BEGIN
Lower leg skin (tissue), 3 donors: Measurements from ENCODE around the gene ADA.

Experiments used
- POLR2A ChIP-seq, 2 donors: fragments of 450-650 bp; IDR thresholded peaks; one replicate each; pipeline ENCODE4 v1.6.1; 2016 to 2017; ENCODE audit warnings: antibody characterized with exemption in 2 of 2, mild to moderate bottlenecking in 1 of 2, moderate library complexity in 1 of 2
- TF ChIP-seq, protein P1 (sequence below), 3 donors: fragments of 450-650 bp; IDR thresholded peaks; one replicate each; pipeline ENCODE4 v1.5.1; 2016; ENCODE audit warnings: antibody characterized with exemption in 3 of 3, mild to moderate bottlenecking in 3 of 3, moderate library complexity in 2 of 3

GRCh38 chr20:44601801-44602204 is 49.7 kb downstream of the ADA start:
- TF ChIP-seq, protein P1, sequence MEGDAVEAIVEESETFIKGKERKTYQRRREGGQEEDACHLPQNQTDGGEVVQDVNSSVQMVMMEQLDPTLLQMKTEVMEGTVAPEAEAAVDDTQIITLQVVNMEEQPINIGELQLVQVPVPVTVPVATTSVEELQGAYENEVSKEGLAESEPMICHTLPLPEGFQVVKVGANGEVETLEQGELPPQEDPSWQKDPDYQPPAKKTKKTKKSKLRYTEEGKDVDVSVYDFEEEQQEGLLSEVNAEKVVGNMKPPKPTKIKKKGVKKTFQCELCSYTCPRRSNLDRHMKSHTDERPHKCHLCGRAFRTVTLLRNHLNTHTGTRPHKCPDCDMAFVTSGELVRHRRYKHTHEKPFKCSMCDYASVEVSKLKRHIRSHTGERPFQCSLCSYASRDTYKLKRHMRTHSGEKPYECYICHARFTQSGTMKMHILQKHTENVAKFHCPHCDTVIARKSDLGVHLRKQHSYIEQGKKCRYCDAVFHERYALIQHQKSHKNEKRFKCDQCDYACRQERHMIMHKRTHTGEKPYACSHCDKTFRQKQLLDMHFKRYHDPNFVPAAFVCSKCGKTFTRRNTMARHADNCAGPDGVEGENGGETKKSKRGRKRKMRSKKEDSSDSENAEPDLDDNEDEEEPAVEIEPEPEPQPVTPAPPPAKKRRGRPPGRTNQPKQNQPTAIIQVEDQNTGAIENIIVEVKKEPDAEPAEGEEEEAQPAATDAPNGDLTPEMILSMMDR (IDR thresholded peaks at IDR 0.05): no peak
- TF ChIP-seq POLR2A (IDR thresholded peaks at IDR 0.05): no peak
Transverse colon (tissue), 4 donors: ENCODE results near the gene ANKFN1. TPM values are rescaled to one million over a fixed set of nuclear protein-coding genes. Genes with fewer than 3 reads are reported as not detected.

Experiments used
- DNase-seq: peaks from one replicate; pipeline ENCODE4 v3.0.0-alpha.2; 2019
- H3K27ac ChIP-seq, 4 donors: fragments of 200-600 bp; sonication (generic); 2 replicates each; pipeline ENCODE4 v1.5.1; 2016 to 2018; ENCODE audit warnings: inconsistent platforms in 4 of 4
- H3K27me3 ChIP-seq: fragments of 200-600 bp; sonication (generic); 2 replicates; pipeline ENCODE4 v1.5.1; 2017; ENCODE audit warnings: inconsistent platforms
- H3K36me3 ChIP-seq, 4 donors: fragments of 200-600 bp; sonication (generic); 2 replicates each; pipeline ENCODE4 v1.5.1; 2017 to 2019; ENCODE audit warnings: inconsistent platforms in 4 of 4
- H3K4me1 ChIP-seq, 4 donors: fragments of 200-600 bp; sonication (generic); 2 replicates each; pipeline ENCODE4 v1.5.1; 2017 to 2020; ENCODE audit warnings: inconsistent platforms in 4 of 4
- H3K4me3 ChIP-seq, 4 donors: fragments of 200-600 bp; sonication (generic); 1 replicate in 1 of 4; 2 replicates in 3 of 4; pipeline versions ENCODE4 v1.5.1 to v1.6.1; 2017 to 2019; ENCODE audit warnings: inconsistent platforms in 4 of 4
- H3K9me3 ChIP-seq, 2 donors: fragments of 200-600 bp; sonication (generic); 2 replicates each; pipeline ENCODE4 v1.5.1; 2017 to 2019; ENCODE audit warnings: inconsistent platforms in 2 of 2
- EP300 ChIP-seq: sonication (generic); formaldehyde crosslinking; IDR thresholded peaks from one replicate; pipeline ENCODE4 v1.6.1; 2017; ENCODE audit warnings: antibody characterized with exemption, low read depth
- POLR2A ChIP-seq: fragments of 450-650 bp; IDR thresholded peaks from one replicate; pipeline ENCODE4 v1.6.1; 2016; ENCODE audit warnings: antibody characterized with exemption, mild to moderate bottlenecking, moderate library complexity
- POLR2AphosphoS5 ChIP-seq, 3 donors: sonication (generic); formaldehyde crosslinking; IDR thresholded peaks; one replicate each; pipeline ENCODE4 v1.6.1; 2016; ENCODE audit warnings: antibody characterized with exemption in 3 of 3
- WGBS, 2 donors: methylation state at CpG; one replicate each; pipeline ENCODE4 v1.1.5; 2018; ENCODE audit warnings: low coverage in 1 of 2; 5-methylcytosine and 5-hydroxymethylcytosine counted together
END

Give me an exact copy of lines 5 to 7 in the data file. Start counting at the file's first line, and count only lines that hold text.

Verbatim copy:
GRCh38 chr20:44601801-44602204 is 49.7 kb downstream of the ADA start:
- TF ChIP-seq, protein P1, sequence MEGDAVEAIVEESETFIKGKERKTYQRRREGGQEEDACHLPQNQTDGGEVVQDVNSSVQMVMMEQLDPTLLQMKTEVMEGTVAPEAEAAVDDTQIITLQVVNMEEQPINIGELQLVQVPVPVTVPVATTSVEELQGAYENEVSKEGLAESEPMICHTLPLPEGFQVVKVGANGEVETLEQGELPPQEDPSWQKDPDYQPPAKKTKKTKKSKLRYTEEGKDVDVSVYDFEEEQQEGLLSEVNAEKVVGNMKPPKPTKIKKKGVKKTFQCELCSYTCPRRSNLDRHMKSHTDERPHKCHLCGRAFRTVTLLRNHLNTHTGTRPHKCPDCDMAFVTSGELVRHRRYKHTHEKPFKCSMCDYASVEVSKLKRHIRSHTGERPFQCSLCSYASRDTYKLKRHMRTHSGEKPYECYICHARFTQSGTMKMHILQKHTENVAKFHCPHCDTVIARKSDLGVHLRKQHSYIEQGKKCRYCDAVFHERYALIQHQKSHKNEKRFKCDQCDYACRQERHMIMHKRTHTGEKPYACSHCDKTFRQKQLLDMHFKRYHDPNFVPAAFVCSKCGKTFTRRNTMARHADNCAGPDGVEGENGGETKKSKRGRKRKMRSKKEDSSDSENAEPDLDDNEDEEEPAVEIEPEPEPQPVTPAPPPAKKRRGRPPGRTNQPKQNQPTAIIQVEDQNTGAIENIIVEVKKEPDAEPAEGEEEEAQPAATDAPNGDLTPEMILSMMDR (IDR thresholded peaks at IDR 0.05): no peak
- TF ChIP-seq POLR2A (IDR thresholded peaks at IDR 0.05): no peak